On Losing My Personal Library…and Gaining Perspective

Posted at Jul 21, 2013 8:00 am in , , , , ,

swirly bookshelfNot a week goes by that I don’t reach for one of the many books I used to own, then feel the pang of regret.

My house used to be filled with books, over 2000 of them. My husband challenged me to count them once and I stopped when I got to 2000, figuring that was a round number I could live with. Bookshelves lined our living room and my writing office. And spilled over into the bedrooms, the bathrooms, the basement, the garage. I know my fellow writers and readers understand the obsession.

But then life threw one of those curveballs that sometimes knocks us flat; we had to move and downsize drastically. Where to put all those books in a space only one-third the size of our previous home? In boxes in the garage for a long time, meaning the car lived on the street, but the books were protected! A subsequent move to an even smaller space led to the final good-bye to my 30-year collection. Good-bye to the hand-scrawled notes in the margins, the bookmarks from the bookstores where I’d discovered the books, reminding me of all our travels. Good-bye to the inscriptions from those who gifted me my favorite rectangular presents year after year.

I could have held onto them, waiting until the day we had space to shelve them again. My husband knew I’d regret the loss, and was willing to move and store the ridiculous number of heavy boxes once again. But I decided to let them go. I wish I could say I did this in a generous spirit of giving to others, or having reached some sort of advanced spiritual state of nonattachment. Instead, I relinquished them in a martyr-filled act of hopelessness and regret over all the loss crushing down on us. I kept maybe 200 out of the 2000 books, though I realized as I unpacked those treasured few boxes that many of the books I thought I’d kept somehow mistakenly got hauled away.

Just a few months after the moving truck carried all the books away, along with many other possessions we relinquished, I started seeing my books in used bookstores around town. The first time I pulled one off the shelf and saw my notes in the margins, I left the store in tears. A smarter move might have been to reclaim my book, but I wasn’t thinking logically.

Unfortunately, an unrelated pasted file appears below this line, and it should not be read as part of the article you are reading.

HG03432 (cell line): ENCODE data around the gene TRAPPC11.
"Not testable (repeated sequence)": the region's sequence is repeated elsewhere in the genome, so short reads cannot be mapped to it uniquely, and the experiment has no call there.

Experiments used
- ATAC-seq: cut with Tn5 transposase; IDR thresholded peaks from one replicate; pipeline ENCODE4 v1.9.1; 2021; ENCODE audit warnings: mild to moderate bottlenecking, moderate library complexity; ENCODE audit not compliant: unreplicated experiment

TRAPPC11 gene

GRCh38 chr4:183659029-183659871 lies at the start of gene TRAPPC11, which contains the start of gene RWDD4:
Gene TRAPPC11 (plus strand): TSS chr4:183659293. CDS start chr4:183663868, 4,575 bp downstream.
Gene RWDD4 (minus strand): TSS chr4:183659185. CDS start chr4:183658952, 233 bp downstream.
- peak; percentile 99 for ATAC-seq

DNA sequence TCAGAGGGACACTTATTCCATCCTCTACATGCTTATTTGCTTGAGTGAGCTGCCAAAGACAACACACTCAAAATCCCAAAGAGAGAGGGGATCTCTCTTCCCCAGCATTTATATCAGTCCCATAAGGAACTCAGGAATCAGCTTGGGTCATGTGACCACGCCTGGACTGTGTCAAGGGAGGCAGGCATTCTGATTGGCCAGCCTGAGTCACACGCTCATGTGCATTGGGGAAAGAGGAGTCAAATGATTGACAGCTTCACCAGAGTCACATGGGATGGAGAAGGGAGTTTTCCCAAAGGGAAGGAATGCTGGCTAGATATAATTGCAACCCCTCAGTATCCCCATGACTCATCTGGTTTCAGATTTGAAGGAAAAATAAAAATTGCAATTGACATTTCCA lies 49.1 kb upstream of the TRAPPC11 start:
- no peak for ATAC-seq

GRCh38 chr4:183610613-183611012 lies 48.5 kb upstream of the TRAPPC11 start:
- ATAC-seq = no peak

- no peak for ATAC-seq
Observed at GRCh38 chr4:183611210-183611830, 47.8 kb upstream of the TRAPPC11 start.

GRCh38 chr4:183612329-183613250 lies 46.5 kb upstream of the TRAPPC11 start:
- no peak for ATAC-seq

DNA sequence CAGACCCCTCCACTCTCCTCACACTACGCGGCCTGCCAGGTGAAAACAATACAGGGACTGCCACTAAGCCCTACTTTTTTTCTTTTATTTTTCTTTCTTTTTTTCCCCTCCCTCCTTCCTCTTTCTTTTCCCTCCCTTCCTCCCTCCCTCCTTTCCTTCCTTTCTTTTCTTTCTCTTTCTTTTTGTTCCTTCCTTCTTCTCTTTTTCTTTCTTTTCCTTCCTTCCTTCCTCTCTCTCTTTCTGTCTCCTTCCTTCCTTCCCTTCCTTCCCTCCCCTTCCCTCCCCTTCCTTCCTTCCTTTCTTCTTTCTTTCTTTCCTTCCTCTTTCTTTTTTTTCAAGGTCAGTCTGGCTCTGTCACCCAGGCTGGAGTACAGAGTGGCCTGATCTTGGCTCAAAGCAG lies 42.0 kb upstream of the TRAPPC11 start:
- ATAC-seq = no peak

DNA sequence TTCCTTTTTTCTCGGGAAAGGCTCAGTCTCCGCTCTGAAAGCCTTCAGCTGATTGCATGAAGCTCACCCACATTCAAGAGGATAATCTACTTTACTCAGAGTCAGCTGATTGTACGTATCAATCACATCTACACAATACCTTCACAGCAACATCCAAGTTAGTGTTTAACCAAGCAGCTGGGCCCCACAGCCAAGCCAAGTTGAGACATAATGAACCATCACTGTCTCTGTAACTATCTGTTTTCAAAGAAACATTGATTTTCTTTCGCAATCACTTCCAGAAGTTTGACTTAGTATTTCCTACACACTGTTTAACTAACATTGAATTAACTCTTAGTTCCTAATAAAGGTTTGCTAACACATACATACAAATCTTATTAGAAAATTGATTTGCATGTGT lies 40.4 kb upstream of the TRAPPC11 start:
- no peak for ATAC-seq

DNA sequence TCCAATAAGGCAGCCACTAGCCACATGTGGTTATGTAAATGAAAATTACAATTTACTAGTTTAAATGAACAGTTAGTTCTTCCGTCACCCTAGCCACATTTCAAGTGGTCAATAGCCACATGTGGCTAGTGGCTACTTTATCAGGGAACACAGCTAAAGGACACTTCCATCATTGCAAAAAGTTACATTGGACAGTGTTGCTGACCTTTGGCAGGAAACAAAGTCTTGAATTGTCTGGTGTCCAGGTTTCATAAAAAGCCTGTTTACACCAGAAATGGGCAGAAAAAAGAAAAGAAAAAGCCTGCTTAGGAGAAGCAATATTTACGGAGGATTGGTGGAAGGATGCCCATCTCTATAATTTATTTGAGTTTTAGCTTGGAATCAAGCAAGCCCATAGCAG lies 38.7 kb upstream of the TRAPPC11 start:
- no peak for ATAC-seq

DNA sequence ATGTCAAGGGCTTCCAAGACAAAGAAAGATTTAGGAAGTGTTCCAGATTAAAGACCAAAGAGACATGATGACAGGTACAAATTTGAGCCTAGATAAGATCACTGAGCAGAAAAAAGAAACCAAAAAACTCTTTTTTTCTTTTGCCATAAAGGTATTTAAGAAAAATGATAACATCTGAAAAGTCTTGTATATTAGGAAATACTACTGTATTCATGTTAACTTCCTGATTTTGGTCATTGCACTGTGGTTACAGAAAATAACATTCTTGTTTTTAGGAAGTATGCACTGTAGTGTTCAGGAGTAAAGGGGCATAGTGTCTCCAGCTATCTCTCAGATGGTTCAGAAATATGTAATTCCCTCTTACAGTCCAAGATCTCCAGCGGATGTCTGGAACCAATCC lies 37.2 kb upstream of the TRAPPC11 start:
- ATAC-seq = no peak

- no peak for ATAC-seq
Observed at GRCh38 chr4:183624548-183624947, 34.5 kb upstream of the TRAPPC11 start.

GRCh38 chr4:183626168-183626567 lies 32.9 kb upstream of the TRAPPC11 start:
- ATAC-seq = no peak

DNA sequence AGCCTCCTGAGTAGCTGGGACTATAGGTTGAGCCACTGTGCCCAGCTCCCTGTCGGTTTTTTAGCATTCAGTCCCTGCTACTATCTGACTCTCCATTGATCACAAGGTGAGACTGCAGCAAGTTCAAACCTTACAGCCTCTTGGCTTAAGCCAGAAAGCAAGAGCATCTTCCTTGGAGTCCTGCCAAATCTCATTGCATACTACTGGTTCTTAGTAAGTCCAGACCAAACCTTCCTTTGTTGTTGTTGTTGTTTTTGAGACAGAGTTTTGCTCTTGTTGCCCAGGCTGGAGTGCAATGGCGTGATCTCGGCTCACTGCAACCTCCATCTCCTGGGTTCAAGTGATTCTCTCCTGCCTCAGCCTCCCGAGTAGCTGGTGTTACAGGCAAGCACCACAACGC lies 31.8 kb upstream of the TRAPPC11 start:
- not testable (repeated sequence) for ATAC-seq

It’s been ten years since the first down-sizing move. The material losses (and gains) I’ve experienced this past decade have pushed me and changed me in unexpected ways, and awakened a sense of gratitude I don’t believe I’d have achieved otherwise. Most of the time, I start and end my days reflecting on the many reasons I have to be grateful.

But I’m also completely irrational and sentimental and passionate and obsessive about books.

Friends have encouraged me to rebuild my library (even though I don’t have room to do this), to haunt used bookstores and reclaim what I’ve lost. To buy 1,000 books for my e-reader. To make a list of all the books I gave away. I’ve contemplated all of these possibilities, but haven’t done any of it. Oh, I’ve bought new books, both paper and digital. I am an addict, after all.

But my old library?

It still exists in my mind. I can close my eyes and picture the overflowing shelves, and remember how my son used to pull books off the shelves and “re-arrange” them for me. I can see the jacket covers and remember how happily I organized my collection, like the nerdy, wannabe librarian that I am.

So yes, I regret the loss. I regret that I can’t pass my personal, eclectic collection down to my son. But I choose to believe that my books have found new homes with other bibliophiles, that maybe bookshelves all over Denver (and beyond) now hold these books.

I’ve come to believe that possessions aren’t meant to stay with one person; they’re meant to pass through many hands, and impact many lives, instead of just a few. My ownership of the tangible books may have ended, but my mind and heart will always “own” the books I loved. The stories and the joy of discovery are still with me.

But if I’m lucky enough to come across one of “my” books in a used bookstore again, I’m bringing it home with me.


6 responses to “On Losing My Personal Library…and Gaining Perspective”

  1. Pam Mingle says:

    We got rid of hundreds of books when we downsized. Even though I knew that I hadn’t looked at most of them for years, I always felt a certain sense of security knowing they were right there if I needed them! And there have been a few times when I did need one of them! Jim and I are always saying, “Didn’t we have a copy of…?” Then we remember.

  2. Pam Mingle says:

    And…forgot to say, I still regret not keeping my Nancy Drews and Trixie Beldens and Sue Bartons!

  3. I, too, have had to downsize a sizable collection of books. I moved from Juneau, AK to Colorado with only the space in the back of my Ford Escape to carry all of my belongings. I STILL look for books I thought I kept and I’ve been in CO for over 7 years. A lot of my books did make it in the move, but so many were given to Goodwill. It was a sad day, saying goodbye to so many dear friends.

  4. Marietta Brown says:

    Letting go of books …not unlike letting go of dreams. Sadness. Regret.
    I agree we will always own the stories.
    My challenge is to experience new ones.And let that joy in.

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